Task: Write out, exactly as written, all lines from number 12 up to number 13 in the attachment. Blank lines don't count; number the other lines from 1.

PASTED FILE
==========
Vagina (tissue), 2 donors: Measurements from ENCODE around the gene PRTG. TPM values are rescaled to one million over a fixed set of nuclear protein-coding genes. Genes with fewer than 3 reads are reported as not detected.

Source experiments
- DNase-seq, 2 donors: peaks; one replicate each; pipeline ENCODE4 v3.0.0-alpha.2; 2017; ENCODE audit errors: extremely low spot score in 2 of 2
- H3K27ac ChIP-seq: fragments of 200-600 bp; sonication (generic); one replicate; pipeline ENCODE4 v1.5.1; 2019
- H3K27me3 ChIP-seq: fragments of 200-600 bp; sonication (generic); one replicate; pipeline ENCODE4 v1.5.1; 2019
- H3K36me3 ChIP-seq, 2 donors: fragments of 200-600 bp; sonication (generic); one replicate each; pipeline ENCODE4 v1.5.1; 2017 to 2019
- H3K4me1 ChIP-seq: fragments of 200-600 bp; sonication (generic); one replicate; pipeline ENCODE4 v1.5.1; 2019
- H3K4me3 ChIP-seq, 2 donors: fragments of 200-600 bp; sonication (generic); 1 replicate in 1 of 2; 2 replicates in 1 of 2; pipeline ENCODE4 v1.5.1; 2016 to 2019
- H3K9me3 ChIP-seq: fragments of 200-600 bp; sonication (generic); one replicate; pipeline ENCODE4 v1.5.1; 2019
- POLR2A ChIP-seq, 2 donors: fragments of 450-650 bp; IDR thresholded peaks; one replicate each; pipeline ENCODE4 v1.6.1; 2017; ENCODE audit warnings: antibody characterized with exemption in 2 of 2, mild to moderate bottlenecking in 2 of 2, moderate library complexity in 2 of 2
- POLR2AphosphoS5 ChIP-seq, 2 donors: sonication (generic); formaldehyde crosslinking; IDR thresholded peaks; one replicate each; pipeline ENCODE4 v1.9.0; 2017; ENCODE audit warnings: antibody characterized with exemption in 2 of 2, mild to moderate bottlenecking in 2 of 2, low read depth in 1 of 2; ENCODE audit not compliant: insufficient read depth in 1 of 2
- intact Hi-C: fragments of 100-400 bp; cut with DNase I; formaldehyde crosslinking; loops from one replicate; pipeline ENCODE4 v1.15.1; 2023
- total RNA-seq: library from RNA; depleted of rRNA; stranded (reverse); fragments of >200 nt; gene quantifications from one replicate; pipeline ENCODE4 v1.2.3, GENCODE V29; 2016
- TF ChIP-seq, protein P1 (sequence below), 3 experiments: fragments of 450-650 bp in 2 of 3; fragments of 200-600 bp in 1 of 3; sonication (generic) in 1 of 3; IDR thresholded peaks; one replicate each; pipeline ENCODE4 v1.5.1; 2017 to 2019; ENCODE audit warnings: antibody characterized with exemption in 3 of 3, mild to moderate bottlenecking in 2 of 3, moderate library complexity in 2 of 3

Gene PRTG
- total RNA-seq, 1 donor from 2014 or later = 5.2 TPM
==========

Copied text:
- intact Hi-C: fragments of 100-400 bp; cut with DNase I; formaldehyde crosslinking; loops from one replicate; pipeline ENCODE4 v1.15.1; 2023
- total RNA-seq: library from RNA; depleted of rRNA; stranded (reverse); fragments of >200 nt; gene quantifications from one replicate; pipeline ENCODE4 v1.2.3, GENCODE V29; 2016